The push to award provincial status to the seaside resort has met with opposition from Prachuap Khiri Khan and Phetchburi provinces
It has been 16 years since the last three provinces were added to the Kingdom of Thailand. These were Amnat Charoen, Nong Bua Lam Phu and Sa Kaeo. Now, proposals for making the seaside resort district of Hua Hin the Kingdom’s 77th province are meeting mounting opposition from locals in Prachaup Khiri Khan and Phetchaburi provinces.
Veteran MP Chaowarin Latthasaksiri said the idea of making Hua Hin a new province dates back to 2003, but had been shelved until recently, when the Cabinet Secretary’s Office resurrected the idea and forwarded the plans to the Interior Ministry.
Hua Hin is in Prachuap Khiri Khan province and, if it breaks away, would take a couple of nearby districts with it, including Cha-am, which is in neighbouring Phetchaburi province. The new province would be named Klai Kang Won (Far From Worries), after Klai Kang Won Palace, built in the time of King Rama VII in 1928 as a summertime retreat for the royal household. The palace, often visited by the King, has become a landmark in Hua Hin, about 230km from Bangkok.
Klai Kang Won province would have Hua Hin City as its centre and consist of Pran Buri and Sam Roi Yot districts, which are now in Prachuap Khiri Khan, and Cha-am district, which is now part of Phetchaburi.
The proposal for the 77th province is planned to coincide with Her Majesty the Queen’s 77th birthday in August.
Meanwhile, Prachuap Khiri Khan governor Panchai Bowornrattanpran conducted widespread inquiries with local people and private agencies over the issue. He claimed locals in the province all oppose the idea.
Hua Hin mayor Jira Pongpaibul said most locals from remote districts of Prachuap Khiri Khan and elsewhere are also against the idea, largely for fear that the new province would otherwise drain up human resources, as well as state funding from all other parts of Prachuap Khiri Khan and leave its outlying areas unattended. The mayor said strong objections to the scheme seemed to have come from those who shuttle between Hua Hin and other districts on a regular basis or are related to the concerns of villagers throughout remote areas of Prachuap Khiri Khan.
“The rural people fear economic disparity between the old province and the new one would be so great that too many people might migrate to the new province,” he said.
However, Mr Chaowarin said he had earlier been told by Hua Hin residents that they prefer to have a province of their own to spare themselves the tiring trips to the remote provincial seat of Prachuab Khiri Khan, which is 100km to the south of the seaside district.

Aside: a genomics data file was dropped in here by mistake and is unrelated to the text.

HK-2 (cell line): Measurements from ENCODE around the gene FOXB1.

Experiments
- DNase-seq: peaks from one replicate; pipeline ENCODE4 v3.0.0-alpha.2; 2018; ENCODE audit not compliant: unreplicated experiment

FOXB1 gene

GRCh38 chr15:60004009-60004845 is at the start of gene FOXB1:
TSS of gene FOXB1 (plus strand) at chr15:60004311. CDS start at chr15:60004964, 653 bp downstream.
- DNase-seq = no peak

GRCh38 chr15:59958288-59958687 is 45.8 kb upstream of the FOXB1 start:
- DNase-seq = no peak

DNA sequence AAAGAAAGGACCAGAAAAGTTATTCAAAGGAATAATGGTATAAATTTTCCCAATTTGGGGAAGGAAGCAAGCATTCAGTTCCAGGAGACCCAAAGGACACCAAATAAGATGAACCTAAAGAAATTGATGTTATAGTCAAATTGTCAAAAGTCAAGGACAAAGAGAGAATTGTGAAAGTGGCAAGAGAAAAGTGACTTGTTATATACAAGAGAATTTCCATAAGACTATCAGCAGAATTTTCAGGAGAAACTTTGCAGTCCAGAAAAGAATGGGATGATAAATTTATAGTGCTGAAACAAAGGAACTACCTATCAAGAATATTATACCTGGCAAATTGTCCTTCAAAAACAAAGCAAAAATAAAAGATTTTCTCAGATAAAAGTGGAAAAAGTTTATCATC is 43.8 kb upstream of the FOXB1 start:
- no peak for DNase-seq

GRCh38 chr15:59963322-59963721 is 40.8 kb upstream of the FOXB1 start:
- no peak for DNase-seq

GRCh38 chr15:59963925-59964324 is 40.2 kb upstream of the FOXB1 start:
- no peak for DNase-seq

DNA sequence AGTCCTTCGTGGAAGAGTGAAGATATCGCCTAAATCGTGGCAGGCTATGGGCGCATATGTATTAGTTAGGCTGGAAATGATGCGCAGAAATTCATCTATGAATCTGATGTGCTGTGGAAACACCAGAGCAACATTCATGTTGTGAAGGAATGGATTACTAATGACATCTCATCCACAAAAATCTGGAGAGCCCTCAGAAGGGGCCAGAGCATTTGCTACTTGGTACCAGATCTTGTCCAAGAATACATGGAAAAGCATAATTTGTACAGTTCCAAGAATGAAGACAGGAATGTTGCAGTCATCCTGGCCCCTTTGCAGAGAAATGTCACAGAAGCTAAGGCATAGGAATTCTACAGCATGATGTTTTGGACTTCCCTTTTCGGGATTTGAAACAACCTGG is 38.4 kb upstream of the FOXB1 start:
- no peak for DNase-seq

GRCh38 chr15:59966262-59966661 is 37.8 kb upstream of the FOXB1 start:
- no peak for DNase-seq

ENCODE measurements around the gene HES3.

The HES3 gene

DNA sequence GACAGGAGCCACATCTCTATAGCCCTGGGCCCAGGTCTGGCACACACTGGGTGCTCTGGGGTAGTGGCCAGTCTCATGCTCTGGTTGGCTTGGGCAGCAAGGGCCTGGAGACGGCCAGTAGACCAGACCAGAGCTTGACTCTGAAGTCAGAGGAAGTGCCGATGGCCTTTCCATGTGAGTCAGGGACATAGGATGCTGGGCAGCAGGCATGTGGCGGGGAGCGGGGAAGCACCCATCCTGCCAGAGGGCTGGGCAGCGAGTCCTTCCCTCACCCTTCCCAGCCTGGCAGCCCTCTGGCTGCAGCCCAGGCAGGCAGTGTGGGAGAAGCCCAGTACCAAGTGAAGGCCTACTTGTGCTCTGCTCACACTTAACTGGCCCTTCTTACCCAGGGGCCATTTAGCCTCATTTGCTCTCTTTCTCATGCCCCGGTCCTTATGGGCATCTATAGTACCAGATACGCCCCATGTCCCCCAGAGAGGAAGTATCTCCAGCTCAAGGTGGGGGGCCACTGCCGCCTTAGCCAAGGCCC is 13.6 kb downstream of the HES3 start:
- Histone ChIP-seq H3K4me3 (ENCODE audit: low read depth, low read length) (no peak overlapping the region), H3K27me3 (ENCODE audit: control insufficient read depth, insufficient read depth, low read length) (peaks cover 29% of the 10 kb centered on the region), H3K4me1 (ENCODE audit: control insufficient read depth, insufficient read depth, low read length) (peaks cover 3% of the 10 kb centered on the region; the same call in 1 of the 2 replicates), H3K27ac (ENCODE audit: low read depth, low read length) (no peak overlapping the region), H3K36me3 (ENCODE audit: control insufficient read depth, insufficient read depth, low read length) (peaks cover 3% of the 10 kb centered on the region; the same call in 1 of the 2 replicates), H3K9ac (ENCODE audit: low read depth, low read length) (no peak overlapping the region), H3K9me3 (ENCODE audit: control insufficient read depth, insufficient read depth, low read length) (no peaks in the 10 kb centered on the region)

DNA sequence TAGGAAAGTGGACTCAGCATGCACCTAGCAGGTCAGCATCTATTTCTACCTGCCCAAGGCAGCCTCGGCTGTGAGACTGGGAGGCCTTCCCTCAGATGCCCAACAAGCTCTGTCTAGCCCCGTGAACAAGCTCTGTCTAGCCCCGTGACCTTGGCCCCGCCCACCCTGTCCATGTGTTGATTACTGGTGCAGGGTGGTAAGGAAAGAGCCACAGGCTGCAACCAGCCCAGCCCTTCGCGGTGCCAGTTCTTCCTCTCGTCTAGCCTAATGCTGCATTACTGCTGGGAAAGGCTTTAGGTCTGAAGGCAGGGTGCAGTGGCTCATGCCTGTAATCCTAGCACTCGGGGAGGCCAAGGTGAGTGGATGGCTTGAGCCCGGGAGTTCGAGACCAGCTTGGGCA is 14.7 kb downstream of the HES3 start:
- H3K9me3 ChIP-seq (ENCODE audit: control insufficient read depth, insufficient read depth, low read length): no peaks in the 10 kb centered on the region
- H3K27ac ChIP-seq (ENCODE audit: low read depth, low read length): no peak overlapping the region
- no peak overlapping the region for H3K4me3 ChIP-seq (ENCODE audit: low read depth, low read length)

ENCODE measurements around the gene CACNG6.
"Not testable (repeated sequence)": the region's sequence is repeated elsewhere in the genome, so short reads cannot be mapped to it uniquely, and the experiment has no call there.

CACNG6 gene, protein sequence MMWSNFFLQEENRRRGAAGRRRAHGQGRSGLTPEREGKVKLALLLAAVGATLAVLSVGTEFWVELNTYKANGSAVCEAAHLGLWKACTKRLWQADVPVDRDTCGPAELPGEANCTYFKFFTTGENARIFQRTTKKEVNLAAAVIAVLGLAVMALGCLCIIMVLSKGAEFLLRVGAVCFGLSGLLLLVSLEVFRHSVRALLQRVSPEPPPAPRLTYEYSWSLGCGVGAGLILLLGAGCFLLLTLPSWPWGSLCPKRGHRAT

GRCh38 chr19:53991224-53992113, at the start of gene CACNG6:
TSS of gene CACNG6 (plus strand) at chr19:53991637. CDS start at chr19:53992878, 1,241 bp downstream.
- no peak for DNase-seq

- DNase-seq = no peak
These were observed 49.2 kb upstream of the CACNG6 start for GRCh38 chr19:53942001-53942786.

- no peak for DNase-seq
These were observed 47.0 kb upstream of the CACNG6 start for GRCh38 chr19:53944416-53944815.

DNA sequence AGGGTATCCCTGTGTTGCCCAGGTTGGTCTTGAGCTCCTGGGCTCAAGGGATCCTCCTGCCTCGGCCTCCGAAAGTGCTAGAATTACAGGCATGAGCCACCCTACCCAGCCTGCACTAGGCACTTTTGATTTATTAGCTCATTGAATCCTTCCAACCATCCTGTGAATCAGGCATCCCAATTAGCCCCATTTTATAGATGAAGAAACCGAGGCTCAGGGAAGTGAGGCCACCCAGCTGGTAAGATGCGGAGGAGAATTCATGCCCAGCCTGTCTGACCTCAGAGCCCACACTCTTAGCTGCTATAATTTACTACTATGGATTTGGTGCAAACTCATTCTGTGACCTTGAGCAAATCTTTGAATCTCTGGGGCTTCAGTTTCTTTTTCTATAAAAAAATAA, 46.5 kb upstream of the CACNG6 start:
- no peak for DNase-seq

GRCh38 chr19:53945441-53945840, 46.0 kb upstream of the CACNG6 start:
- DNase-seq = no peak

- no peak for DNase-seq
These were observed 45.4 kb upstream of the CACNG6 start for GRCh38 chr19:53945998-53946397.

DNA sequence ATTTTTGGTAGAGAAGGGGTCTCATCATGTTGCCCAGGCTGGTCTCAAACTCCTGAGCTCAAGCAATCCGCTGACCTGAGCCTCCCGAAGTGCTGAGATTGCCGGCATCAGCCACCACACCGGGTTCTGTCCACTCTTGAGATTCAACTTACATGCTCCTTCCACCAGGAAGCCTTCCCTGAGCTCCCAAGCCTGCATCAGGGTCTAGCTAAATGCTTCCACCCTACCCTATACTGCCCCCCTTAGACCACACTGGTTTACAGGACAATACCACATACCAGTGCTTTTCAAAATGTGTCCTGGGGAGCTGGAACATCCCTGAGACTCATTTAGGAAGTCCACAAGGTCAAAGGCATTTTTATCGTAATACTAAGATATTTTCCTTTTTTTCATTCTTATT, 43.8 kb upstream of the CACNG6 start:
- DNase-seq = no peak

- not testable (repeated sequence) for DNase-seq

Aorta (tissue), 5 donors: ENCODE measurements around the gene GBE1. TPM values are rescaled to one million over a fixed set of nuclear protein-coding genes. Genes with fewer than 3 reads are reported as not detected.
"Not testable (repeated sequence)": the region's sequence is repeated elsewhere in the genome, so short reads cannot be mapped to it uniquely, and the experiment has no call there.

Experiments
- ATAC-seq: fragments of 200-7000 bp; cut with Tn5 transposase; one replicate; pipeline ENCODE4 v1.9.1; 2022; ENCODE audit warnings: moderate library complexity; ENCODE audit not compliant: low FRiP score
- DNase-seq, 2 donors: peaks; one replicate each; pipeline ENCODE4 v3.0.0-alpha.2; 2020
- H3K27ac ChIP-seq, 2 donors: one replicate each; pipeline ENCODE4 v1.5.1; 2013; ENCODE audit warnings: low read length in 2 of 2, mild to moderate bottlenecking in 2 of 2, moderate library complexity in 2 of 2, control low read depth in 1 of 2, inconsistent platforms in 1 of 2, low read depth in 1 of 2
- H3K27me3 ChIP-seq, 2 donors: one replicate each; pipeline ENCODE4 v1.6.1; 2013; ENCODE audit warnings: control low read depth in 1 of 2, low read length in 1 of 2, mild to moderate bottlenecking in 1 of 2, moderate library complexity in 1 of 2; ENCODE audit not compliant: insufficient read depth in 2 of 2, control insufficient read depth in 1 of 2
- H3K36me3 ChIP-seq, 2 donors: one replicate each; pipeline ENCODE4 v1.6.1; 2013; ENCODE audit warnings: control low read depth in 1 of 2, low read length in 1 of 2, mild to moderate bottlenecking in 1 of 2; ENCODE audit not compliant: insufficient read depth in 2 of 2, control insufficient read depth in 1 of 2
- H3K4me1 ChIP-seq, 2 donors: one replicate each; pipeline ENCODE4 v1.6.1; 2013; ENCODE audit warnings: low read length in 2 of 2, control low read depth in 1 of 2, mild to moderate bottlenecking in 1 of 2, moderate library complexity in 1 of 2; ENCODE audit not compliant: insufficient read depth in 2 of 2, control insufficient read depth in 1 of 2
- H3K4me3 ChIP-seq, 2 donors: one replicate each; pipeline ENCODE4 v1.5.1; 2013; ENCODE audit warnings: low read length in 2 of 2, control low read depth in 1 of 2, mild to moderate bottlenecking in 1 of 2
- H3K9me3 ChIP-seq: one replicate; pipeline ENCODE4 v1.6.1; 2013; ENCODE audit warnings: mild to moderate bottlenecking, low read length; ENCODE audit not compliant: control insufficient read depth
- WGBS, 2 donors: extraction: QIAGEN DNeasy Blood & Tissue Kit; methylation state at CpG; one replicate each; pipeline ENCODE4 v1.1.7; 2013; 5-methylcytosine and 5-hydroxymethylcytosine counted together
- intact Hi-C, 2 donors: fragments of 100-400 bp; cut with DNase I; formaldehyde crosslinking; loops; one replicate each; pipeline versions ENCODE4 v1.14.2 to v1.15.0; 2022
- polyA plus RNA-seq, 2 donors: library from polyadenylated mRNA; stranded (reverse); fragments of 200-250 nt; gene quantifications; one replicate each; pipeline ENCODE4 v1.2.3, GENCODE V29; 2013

“Given the rapid economic boom of Hua Hin over the last several years, a new province should be set up right there, with Klai Kang Won Palace being the highly-esteemed landmark in which local people could take pride.
“They should be awarded with a brand-new city where they have brought about prosperity and could have more convenience in doing business with government units, rather than travelling a long way down south to the provincial hall of Prachuap Khiri Khan.”
Siripong Manakittiphongchai, an electric appliances merchant at Hua Hin market, said the city has rapidly expanded itself into adjacent hillside areas due to quick rises in the population, including an increased number of expats from around the globe.
Aphiradee Sompran, a bank employee and native of Prachuap Khiri Khan, said Hua Hin was prosperous, with various businesses starting throughout the busy city.
Ting Chayamano, a farmer in Pran Buri district, said he has a dozen relatives working and living in Hua Hin, and they could not tell Hua Hin from Pran Buri, due to its geographical proximity. They would not care if Hua Hin split off to form a new province.
Nevertheless, Democrat MP Montree Panoinond of Prachuap Khiri Khan said not only Hua Hin residents, but those in other parts of Prachuap Khiri Khan have always cherished the fact that Their Majesties reside at the palace, without which the district might never have prospered in the first place, and that it would not be appropriate to take that pride away from the rest of the province.
Several years earlier, some MPs had pushed a plan to establish Suvarnabhumi Metropolitan, named after the international airport, as a province, but had met with strong opposition from local leaders and MPs of Samut Prakan.
Mr Jira, Hua Hin’s mayor, added that the remnants of Prachuap Khiri Khan might not be able to sustain provincial status if Hua Hin and other districts break away.
Democrat MP Kamphol Suphaphaeng of the adjacent Phetchaburi province commented that most of his constituents would almost certainly disagree with the idea of giving away Cha-am to the new province.
Though the economic performance of Cha-am would never surpass that of Hua Hin, the MP said, Cha-am’s residents are proud of their own identity, given differences in culture and traditions between the two districts.
Instead, Mr Jira suggested Hua Hin be upgraded to a “special administrative entity”, like Bangkok and Pattaya where governors are elected by the people instead of being named by the central government, and be administrated independently.
Hua Hin now has a population of 200,000, about 25% of whom are native to the district, and attracts an estimated two million tourists, foreign and Thai, per year, generating tens of billions of baht for businesses.